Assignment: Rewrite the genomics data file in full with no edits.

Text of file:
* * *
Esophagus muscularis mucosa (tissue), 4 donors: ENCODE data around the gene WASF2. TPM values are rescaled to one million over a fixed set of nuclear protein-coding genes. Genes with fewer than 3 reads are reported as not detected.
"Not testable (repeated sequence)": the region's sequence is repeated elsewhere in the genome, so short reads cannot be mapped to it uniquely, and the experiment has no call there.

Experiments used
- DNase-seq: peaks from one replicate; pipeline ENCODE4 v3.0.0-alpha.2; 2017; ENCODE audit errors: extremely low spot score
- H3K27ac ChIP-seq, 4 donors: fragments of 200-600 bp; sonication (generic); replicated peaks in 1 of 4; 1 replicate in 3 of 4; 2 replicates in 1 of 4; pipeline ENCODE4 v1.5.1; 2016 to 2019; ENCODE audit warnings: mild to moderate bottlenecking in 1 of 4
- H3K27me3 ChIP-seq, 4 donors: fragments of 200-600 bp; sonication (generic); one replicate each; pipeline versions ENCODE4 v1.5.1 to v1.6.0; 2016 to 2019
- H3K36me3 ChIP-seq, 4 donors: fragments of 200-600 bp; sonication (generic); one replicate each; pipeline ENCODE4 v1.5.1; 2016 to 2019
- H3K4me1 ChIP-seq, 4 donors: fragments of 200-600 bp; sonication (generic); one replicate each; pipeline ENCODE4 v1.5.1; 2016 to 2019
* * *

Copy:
Esophagus muscularis mucosa (tissue), 4 donors: ENCODE data around the gene WASF2. TPM values are rescaled to one million over a fixed set of nuclear protein-coding genes. Genes with fewer than 3 reads are reported as not detected.
"Not testable (repeated sequence)": the region's sequence is repeated elsewhere in the genome, so short reads cannot be mapped to it uniquely, and the experiment has no call there.

Experiments used
- DNase-seq: peaks from one replicate; pipeline ENCODE4 v3.0.0-alpha.2; 2017; ENCODE audit errors: extremely low spot score
- H3K27ac ChIP-seq, 4 donors: fragments of 200-600 bp; sonication (generic); replicated peaks in 1 of 4; 1 replicate in 3 of 4; 2 replicates in 1 of 4; pipeline ENCODE4 v1.5.1; 2016 to 2019; ENCODE audit warnings: mild to moderate bottlenecking in 1 of 4
- H3K27me3 ChIP-seq, 4 donors: fragments of 200-600 bp; sonication (generic); one replicate each; pipeline versions ENCODE4 v1.5.1 to v1.6.0; 2016 to 2019
- H3K36me3 ChIP-seq, 4 donors: fragments of 200-600 bp; sonication (generic); one replicate each; pipeline ENCODE4 v1.5.1; 2016 to 2019
- H3K4me1 ChIP-seq, 4 donors: fragments of 200-600 bp; sonication (generic); one replicate each; pipeline ENCODE4 v1.5.1; 2016 to 2019